September 05, 2019
“In recent weeks I’ve been torn between family loyalty and the national interest,” Jo Johnson said.
Jo Johnson, the prime minister’s brother, resigned his seat in Parliament and as business minister on Thursday. Hannah Mckay / Reuters
By Mo Abbas and Max Burman | NBC News
LONDON — After suffering a series of humiliating Brexit defeats in Parliament, British Prime Minister Boris Johnson was dealt a fresh blow Thursday by an unlikely source: his little brother.
Jo Johnson announced he was quitting the government and standing down as a member of Parliament, becoming the latest casualty in the war over whether and how the U.K. leaves the European Union.
“In recent weeks I’ve been torn between family loyalty and the national interest,” Jo Johnson, who was a business minister in his brother Boris’ Cabinet, said on Twitter. “It’s an unresolvable tension and time for others to take on my roles as MP and minister.”
The prime minister’s plans to take the U.K. out of the European Union “do or die” on Oct. 31 faced two significant setbacks on Wednesday when lawmakers passed a bill forcing him to request another extension to Brexit, and then blocked his attempt to call an early or “snap” election.
Britain’s next national election is officially not scheduled until 2022, although it will now almost certainly be held earlier to try to end Parliament’s Brexit impasse.
The Johnson family itself is notoriously split over Brexit, with sister Rachel having represented different parties opposed to Brexit, and father Stanley being a committed europhile and former European Commission official.
Jo Johnson’s resignation is not the first time family political tensions have spilled over into Parliament. In 2010, Ed Miliband took on and beat his brother David to lead the opposition Labour Party.
The departure of Jo Johnson, a former Financial Times journalist and much less flamboyant than his brother, comes just days after the prime minister expelled 21 lawmakers from his own ruling Conservative Party after they voted against his Brexit plans.
The backlash against Boris Johnson’s hard-line approach to the rebels — including former Finance Minister Philip Hammond, Winston Churchill’s grandson — has led to growing discontent within the ranks of his party.
“He is a very Trumpian kind of leader and he has tried to lead in a populist way and a very nationalist way,” said Robert Hazell, professor of government and the Constitution at University College London. “He has tried to strong-arm his party, and orthodox, traditional old-school Conservatives find that very difficult to stomach.”
Johnson had hoped to rally fellow Conservatives around his plans to leave the bloc at the end of October with or without a divorce deal. But the last week’s events in Parliament have left him battling to restore his authority.
And Jo Johnson stepping down will only make matters worse for the prime minister, said Anand Menon, a professor of European politics and foreign affairs at King’s College London.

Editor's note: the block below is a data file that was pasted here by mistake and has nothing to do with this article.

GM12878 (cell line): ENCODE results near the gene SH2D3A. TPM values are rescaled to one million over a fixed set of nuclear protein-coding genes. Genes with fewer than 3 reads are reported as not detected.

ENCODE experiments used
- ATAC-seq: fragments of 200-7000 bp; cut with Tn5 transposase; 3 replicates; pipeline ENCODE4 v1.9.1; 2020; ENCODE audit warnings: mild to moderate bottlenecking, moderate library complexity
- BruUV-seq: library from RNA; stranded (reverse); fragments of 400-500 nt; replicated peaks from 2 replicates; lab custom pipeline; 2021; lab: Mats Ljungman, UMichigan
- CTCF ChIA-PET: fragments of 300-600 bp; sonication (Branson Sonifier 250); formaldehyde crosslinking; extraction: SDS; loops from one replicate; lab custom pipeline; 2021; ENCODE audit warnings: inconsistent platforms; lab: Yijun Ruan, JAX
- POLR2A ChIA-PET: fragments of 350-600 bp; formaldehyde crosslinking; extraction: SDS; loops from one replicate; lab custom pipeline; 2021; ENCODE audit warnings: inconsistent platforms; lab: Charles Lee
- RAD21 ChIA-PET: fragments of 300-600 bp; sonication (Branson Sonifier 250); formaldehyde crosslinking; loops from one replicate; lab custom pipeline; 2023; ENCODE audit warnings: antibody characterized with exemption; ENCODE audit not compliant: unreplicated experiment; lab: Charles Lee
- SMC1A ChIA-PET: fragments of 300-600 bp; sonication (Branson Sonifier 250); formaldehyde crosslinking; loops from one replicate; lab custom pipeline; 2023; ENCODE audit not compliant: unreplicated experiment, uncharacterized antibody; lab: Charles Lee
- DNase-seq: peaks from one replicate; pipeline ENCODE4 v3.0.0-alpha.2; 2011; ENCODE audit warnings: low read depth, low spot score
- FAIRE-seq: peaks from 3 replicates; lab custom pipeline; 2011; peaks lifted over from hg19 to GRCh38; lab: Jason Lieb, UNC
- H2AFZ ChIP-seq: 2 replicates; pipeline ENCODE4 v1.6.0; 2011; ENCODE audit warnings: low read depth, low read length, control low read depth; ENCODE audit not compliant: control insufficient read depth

“Obviously it feeds into a narrative that is around about the government being untrustworthy because it can be spun that even his own brother doesn’t trust him,” he said. “That wording — ‘family loyalty versus the national interest’ — that seems to be saying that his brother isn’t acting in the national interest. That’s quite a big deal.”
The prime minister continued his push for a new election Thursday to solve the country’s latest Brexit impasse, accusing Labour leader Jeremy Corbyn of cowardice for opposing the plan.
The British government says it will try again next week to trigger an election after its first attempt was rejected by Parliament.
The leader of the House of Commons, Jacob Rees-Mogg, says a vote will be held Monday on a motion calling for a snap poll — possibly the last chance for Johnson to force an election before Oct. 31. Last week, the prime minister asked the queen to approve a request to suspend Parliament for five weeks — the first in what became a growing series of divisive gambits to try to push through his Brexit plans.
Corbyn’s Labour Party, meanwhile, looks set to try to delay fresh elections until after Oct. 31.
Holding the election before the end of October could see a victorious Johnson repeal the bill to delay Brexit, once more raising the prospect of the U.K. crashing out of the E.U. without an agreement.
“The Labour Party are probably going to insist that any general election happens after Oct. 31 on the basis that they calculate that this is the best way to pull the legs out from under Boris Johnson because he’s promised to take us out, do or die,” Menon said.
However, delaying the election carries risks for Labour as it could be accused of cowardice and prolonging Parliament’s Brexit impasse.
The British public has grown increasingly weary of the Brexit debate since the referendum to leave the E.U. in 2016, and some Britons are already fed up with the prospect of another vote.
A British viral internet meme featuring an elderly woman decrying an early election in 2017 has resurfaced, with the woman — known as “Brenda from Bristol” — telling a reporter: “You’re joking?! Not another one?”
A snap election is also a huge gamble for Boris Johnson, who risks becoming the country’s shortest-serving prime minister should he lose. He faces a stiff challenge from a hard-line Brexit Party led by Trump supporter Nigel Farage, and from the centrist Liberal Democrats.
Opinion polls show the Conservatives ahead of Labour by as much as 10 points, but the surveys have proven a poor indicator in the past, with Corbyn’s party doing much better than expected in 2017 elections.
In a sign of Britain’s topsy turvy politics, The Financial Times — arguably Britain’s most influential business paper — on Wednesday reported that markets were warming to Corbyn, a politician long painted as a hard-left socialist.